Wiseman: I don’t go to the movies very much, I don’t have time.
Audience: Obviously this was shot on film, was Crazy Horse also shot on film?
Wiseman: No, Crazy Horse was shot on HD. I can’t get the money to shoot on film. It’s hard enough to get the money to shoot on HD. There’s such an enormous difference. Forty-eight minutes of HD is about $40. And 48 minutes of film is about $1,100.
STF: You also previously made the jump to color from black and white for technical reasons, because the color stocks were faster. But do you ever get the itch to shoot in black and white again?
Wiseman: Near Death was shot in black and white, and The Last Letter, which is a fiction film, was also shot in black and white. I wanted to do Ballet in black and white because I thought it would be more stylized, I thought it would look better in black and white. But we looked at the rushes the first day shooting, and they were unusable because the light was so bad. We went back the next day with fast color stock and it was fine.
Audience: What period of time did you spend in Bridgewater?
Wiseman: Twenty-nine days over a period of three months.
Audience: I’m wondering about the follies themselves, and when you came over that. It’s just such an amazing built-in metaphor. Did you know early on that it was going to be the open and close of the film, the title of the film?
Wiseman: When I planned to shoot the film, I knew they were rehearsing and performing Titicut Follies. They did it annually, and they continued to do it after the movie was made, but they changed the name of the show. Titicut is actually an old Indian name and Bridgewater, the prison, was on Titicut Street. There’s nothing prurient about the title.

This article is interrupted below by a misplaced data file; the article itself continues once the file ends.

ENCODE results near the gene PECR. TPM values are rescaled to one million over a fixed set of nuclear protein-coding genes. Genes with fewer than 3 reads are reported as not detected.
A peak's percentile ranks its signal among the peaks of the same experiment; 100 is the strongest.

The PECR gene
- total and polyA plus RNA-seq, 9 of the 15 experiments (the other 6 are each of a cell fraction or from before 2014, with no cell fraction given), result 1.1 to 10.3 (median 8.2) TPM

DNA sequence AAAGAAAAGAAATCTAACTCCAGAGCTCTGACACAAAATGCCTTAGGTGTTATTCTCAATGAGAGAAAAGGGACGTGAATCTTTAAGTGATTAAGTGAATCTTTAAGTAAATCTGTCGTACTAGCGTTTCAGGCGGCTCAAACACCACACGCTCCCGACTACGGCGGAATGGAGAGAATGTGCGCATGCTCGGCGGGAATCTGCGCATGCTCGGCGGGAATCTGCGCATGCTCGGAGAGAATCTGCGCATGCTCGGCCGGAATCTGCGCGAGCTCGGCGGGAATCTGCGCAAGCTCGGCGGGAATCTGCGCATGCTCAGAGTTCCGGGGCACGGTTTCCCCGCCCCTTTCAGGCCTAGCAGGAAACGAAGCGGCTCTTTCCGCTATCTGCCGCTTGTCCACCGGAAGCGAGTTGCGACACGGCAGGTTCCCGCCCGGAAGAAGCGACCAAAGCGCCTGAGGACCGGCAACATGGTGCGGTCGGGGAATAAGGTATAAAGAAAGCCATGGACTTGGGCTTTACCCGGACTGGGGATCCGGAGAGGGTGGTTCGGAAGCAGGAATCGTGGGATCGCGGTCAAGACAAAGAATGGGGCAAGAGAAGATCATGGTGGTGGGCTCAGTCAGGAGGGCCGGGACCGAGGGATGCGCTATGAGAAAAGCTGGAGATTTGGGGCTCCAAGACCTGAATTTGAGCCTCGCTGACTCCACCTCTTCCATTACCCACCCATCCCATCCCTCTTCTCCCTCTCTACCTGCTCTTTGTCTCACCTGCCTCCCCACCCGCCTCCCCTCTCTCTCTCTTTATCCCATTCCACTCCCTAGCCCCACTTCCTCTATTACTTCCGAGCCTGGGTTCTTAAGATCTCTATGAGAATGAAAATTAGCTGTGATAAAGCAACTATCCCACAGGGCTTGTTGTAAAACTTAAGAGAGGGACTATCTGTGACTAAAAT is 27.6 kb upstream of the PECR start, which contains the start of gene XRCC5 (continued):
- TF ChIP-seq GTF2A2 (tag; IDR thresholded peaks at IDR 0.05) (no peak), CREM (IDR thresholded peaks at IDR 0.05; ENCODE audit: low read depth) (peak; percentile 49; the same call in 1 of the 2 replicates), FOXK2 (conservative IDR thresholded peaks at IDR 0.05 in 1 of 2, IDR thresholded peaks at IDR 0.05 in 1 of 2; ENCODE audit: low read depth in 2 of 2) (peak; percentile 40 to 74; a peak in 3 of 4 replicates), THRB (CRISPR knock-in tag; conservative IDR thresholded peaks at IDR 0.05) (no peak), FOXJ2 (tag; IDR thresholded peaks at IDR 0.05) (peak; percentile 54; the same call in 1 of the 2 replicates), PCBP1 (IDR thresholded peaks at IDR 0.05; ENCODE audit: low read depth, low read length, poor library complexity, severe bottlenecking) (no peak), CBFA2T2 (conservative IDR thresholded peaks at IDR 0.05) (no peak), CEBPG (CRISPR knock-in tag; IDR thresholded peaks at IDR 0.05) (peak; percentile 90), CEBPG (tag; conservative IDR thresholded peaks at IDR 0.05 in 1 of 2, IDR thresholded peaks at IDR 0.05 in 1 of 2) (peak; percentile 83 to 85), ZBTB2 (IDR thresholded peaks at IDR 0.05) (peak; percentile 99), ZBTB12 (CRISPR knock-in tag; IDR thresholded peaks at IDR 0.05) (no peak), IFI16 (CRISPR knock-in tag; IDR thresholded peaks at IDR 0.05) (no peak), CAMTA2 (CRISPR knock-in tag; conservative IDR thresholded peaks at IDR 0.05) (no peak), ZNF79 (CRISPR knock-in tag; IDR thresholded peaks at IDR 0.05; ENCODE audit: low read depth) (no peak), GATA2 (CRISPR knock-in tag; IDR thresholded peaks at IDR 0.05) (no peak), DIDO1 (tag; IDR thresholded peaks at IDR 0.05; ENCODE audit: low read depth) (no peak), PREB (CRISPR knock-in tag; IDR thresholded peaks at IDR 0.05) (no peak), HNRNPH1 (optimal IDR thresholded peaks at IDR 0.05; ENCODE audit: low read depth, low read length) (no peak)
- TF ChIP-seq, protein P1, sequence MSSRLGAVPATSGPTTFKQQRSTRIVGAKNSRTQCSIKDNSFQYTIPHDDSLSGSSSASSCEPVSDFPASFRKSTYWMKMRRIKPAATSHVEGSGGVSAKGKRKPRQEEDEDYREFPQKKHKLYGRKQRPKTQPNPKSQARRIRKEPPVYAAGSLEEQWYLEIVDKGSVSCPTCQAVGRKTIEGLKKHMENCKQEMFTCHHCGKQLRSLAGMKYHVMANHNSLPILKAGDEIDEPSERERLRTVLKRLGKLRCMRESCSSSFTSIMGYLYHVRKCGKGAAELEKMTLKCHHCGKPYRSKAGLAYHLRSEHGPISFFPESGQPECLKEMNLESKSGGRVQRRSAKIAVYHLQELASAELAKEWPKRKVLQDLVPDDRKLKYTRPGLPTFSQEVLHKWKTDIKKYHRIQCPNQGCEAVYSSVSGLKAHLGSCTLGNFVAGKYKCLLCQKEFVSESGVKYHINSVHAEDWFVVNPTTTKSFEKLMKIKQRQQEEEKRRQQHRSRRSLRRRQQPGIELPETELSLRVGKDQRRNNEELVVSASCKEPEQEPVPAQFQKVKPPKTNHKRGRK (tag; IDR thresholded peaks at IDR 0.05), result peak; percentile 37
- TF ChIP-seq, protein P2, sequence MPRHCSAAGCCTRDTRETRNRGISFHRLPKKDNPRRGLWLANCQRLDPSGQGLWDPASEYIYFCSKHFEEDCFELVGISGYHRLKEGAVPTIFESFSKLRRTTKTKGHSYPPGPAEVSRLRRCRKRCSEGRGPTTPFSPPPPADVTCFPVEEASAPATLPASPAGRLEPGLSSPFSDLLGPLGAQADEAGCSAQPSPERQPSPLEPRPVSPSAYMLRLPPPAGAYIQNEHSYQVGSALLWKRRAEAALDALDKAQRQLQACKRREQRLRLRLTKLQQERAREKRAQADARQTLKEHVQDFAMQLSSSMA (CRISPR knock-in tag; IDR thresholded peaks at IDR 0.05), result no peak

Audience: What was it like to shoot this movie, because watching this movie makes you feel kind of crazy? What was it like for you going to work to shoot?
Wiseman: It was really interesting. I basically couldn’t stay away. It was certainly a strange experience but it was a fascinating one. But that’s always the experience because all these worlds, which are the subject of the film, most of them, with the exception of High School and Basic Training, are new to me. The fact that you’re working is also a kind of defense against some of the horrible things that you’re seeing. That makes it easier to deal with emotionally.